Panama´s foreign population is quickly rising. Many foreigners are coming to Panama for more than a brief visit. For 2009 work permits issued to foreigners in Panama rose by 58.2%. Many of this is due to the arrival of multinational companies with technology requirements for which no experts are available in Panama. This makes it imperative for the companies to
bring qualified workers from abroad. This includes the Canal expansion project which also makes Panama a good job market for foreigners for the next few years. In fact recruiters from the ACP (Panama Canal Authority) are already advertising abroad for some engineering specialties required for the Canal Expansion and for which Panama has insufficient number of qualified personnel. This is similar to the process that occurred when the United States built the Canal at the beginning of the XX century.
The Ministry of Labor and Development has statistics indicating that in December 2009 a total of 12 thousand 118 labor permits were processed, over 4 thousand more than in 2008. Another reason foreigners are coming to Panama is actually to train Panamanians in disciplines in which Panamanian workers are weak.
Panama allows foreigners access to a work permit under very strict conditions and terms. According to MITRADEL (MINISTRY OF LABOR AND DEVELOPMENT) statistics the most common are work permits requested by a foreigner married to a Panamanian national which in 2009 totaled 4,529. In second place are the permits under 10% foreigners which means that for every ten Panamanians a company can hire one foreigner or 10% of the staff of a company can be foreign which totaled 3,712. In distant second are both Undefined permits 1,331 and those under the Marrackech Agreement 1,179. There are several others categories however all of them require the assistance of an attorney as the paperwork is quite extensive and many times needs to be done simultaneously in several ministries. In addition to this the SNM (National Migration Service) is a difficult entity where many of the governments technological advances have not yet taken effect so a lawyer is very helpful.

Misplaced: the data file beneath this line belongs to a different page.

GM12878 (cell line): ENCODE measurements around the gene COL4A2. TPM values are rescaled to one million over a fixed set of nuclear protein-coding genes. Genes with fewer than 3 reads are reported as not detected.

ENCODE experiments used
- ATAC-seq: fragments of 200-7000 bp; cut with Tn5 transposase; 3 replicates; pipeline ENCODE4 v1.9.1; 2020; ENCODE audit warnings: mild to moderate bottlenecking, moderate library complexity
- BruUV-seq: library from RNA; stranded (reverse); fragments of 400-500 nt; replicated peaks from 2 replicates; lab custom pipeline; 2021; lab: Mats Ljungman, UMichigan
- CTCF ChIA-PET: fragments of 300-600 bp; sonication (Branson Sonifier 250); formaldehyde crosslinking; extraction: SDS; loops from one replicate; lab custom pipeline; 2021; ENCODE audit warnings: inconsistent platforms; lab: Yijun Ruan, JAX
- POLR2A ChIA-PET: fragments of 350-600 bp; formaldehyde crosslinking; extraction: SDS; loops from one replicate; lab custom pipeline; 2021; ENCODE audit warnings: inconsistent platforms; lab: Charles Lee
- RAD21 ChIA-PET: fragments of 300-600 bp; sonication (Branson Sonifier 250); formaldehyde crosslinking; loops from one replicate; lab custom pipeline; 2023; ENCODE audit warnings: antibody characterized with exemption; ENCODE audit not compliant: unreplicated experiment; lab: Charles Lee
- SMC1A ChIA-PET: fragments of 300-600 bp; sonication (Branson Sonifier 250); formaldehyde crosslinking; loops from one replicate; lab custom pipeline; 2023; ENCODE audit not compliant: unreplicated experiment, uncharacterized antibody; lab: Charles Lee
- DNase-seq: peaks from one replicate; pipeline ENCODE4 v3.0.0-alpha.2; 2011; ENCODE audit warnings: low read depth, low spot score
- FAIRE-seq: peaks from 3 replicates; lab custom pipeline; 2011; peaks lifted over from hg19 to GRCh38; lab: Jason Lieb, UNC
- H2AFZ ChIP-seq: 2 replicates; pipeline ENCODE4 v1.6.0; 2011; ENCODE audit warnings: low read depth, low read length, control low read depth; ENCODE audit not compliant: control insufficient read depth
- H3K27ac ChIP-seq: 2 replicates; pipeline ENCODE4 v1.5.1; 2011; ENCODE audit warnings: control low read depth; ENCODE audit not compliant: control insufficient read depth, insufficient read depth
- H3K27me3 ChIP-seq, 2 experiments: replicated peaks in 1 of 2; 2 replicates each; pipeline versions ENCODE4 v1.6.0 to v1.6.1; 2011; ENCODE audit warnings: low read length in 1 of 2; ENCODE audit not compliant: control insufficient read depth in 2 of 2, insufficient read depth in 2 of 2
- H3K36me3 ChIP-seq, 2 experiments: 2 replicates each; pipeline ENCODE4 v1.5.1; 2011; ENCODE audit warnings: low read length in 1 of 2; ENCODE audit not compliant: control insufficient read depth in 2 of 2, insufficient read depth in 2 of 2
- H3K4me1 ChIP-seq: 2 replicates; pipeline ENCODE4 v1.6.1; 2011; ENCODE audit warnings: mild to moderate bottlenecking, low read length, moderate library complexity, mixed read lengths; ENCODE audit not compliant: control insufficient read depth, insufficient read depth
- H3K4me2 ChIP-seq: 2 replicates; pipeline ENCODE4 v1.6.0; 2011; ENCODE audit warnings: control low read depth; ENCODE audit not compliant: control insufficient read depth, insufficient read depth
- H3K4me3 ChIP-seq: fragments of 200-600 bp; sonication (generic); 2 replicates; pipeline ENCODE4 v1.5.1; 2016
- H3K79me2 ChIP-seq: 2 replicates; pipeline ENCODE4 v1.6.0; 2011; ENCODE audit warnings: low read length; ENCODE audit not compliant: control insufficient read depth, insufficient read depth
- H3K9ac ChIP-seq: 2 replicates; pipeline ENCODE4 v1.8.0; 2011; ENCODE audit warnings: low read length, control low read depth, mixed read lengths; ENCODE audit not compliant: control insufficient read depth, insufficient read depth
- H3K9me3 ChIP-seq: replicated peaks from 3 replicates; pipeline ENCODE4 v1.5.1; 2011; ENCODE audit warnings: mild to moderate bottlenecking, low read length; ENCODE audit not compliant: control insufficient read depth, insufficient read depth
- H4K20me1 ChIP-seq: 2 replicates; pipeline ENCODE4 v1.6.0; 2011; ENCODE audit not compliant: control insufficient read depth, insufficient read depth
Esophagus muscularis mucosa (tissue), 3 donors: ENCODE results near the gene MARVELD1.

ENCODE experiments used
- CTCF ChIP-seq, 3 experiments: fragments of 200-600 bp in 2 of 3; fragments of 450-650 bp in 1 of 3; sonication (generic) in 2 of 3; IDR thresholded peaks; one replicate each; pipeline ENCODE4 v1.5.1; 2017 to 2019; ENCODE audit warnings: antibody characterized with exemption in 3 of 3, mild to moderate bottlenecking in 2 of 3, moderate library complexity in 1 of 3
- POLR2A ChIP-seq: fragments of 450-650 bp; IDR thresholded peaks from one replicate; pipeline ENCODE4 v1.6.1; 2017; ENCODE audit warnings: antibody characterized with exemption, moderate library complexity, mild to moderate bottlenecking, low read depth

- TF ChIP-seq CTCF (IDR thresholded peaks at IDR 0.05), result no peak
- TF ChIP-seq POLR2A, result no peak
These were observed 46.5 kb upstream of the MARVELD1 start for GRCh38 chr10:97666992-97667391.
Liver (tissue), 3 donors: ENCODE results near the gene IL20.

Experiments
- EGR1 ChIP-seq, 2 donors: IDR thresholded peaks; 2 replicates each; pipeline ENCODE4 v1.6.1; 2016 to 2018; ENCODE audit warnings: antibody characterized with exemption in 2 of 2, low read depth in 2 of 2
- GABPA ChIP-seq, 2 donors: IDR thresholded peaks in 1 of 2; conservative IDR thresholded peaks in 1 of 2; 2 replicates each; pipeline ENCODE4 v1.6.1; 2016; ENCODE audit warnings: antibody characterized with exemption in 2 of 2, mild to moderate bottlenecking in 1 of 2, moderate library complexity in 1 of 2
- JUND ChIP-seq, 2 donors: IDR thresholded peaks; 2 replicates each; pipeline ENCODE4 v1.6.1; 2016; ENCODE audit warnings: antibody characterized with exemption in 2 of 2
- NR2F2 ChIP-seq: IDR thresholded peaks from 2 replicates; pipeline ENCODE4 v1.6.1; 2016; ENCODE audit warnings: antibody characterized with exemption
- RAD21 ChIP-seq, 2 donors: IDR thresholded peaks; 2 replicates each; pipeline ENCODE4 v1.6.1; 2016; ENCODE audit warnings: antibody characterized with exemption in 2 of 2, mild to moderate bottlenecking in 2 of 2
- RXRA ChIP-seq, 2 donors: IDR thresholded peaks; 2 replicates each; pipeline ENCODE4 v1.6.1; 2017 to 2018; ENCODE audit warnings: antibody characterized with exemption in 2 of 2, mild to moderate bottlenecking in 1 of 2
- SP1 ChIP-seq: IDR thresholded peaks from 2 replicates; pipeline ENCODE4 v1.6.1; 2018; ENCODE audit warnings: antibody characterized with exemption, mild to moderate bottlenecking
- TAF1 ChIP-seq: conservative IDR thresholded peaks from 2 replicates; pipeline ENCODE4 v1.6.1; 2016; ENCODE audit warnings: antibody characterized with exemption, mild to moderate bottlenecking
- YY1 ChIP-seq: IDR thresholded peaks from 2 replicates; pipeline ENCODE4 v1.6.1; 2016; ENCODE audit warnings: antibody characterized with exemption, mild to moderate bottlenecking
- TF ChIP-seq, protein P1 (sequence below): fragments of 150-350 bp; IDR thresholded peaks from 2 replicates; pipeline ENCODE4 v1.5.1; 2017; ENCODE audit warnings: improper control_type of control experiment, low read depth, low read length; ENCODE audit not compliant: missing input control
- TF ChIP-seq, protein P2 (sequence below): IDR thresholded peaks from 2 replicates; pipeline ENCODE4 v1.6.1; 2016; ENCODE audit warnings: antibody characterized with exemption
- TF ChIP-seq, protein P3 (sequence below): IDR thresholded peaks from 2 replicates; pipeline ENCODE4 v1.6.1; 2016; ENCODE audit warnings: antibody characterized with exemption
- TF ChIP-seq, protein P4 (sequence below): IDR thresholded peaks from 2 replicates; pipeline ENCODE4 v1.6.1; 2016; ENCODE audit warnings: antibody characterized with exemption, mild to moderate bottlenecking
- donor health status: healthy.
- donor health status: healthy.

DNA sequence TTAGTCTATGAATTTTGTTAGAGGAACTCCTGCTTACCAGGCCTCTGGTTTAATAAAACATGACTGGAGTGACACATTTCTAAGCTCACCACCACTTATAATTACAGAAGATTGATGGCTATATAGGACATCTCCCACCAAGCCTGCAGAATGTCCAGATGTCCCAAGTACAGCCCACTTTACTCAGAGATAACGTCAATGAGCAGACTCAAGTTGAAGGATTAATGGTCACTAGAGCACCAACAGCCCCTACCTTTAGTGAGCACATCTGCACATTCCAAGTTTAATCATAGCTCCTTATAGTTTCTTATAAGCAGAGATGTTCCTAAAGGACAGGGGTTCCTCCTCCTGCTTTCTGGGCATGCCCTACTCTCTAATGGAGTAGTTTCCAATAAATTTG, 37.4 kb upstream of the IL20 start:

The SNM daily services some 200 persons and according to their statistics as of end November 2009 one million 212 thousand 995 foreigners had entered Panama and some one million 22 thousand 892 had exited the country. Leading the pack were US citizens comprising 196 thousand 428 and Colombians comprising 164 thousand 826.
Some of these American citizens entering Panama are seeking retired or pensioner status as Panama truly has one of the best retirement programs available and most of the benefits of the program are available for women over 55 and men over 60 no matter their nationality or status in Panama. These include discounts in all sorts of services and items geared towards helping these citizens live within their pensions which in Panama are around 40% less than the salary when they were working. Some of the benefits include 10% to 15% discount in health care and health care items, medicines are also discounted for senior citizens, entertainment, restaurants, among many other things.
Surprisingly some of the Colombians coming into Panama are coming for a not widely publicized reason: Universities. Panama has several American universities who through mutual association agreements or franchise agreements have set up satellite campuses in Panama such as the University of Louisville, College of Notre Dame, Florida State University, among others. Many Colombians come to Panama and study their first year in the campus in Panama then transfer into the US campus taking advantage of the savings accorded to residents of Panama. In some cases these savings could reach up to 30% in tuition. On the other hand Panama also receives visits from students from US and European universities studying tropical diseases or tropical plants who wish to take advantage of the benefits accorded by the City of Knowledge which has its own visa category. Panama in addition to being a transport and logistics hub could also become an education and research hub.
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